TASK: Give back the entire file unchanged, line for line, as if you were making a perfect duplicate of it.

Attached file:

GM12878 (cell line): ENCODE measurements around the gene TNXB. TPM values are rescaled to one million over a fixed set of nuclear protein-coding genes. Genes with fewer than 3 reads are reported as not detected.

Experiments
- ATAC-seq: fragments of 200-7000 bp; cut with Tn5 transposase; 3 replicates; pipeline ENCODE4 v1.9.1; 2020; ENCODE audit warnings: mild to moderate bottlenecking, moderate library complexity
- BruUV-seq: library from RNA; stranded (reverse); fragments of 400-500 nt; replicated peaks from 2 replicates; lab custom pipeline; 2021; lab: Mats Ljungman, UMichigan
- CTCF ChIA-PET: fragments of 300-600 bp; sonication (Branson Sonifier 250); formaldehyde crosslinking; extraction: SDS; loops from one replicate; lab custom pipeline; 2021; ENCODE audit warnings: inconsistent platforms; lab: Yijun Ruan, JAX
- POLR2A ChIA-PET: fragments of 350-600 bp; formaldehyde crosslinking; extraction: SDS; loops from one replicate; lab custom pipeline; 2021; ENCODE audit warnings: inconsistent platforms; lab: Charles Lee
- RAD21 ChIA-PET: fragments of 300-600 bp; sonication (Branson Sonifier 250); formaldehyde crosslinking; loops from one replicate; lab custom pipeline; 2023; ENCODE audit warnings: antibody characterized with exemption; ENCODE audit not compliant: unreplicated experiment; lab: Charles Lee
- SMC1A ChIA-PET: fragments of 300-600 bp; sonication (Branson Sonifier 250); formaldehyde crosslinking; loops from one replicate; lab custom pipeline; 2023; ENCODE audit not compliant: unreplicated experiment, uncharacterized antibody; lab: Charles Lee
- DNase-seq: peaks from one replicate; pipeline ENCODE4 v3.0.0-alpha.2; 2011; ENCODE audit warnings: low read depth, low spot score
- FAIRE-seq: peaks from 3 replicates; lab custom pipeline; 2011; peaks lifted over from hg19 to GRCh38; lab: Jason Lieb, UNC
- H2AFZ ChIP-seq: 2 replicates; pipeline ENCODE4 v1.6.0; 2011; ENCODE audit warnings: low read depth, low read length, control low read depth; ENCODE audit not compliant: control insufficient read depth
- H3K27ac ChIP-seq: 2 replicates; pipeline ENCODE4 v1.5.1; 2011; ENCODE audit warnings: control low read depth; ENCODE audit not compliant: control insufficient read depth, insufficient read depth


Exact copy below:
GM12878 (cell line): ENCODE measurements around the gene TNXB. TPM values are rescaled to one million over a fixed set of nuclear protein-coding genes. Genes with fewer than 3 reads are reported as not detected.

Experiments
- ATAC-seq: fragments of 200-7000 bp; cut with Tn5 transposase; 3 replicates; pipeline ENCODE4 v1.9.1; 2020; ENCODE audit warnings: mild to moderate bottlenecking, moderate library complexity
- BruUV-seq: library from RNA; stranded (reverse); fragments of 400-500 nt; replicated peaks from 2 replicates; lab custom pipeline; 2021; lab: Mats Ljungman, UMichigan
- CTCF ChIA-PET: fragments of 300-600 bp; sonication (Branson Sonifier 250); formaldehyde crosslinking; extraction: SDS; loops from one replicate; lab custom pipeline; 2021; ENCODE audit warnings: inconsistent platforms; lab: Yijun Ruan, JAX
- POLR2A ChIA-PET: fragments of 350-600 bp; formaldehyde crosslinking; extraction: SDS; loops from one replicate; lab custom pipeline; 2021; ENCODE audit warnings: inconsistent platforms; lab: Charles Lee
- RAD21 ChIA-PET: fragments of 300-600 bp; sonication (Branson Sonifier 250); formaldehyde crosslinking; loops from one replicate; lab custom pipeline; 2023; ENCODE audit warnings: antibody characterized with exemption; ENCODE audit not compliant: unreplicated experiment; lab: Charles Lee
- SMC1A ChIA-PET: fragments of 300-600 bp; sonication (Branson Sonifier 250); formaldehyde crosslinking; loops from one replicate; lab custom pipeline; 2023; ENCODE audit not compliant: unreplicated experiment, uncharacterized antibody; lab: Charles Lee
- DNase-seq: peaks from one replicate; pipeline ENCODE4 v3.0.0-alpha.2; 2011; ENCODE audit warnings: low read depth, low spot score
- FAIRE-seq: peaks from 3 replicates; lab custom pipeline; 2011; peaks lifted over from hg19 to GRCh38; lab: Jason Lieb, UNC
- H2AFZ ChIP-seq: 2 replicates; pipeline ENCODE4 v1.6.0; 2011; ENCODE audit warnings: low read depth, low read length, control low read depth; ENCODE audit not compliant: control insufficient read depth
- H3K27ac ChIP-seq: 2 replicates; pipeline ENCODE4 v1.5.1; 2011; ENCODE audit warnings: control low read depth; ENCODE audit not compliant: control insufficient read depth, insufficient read depth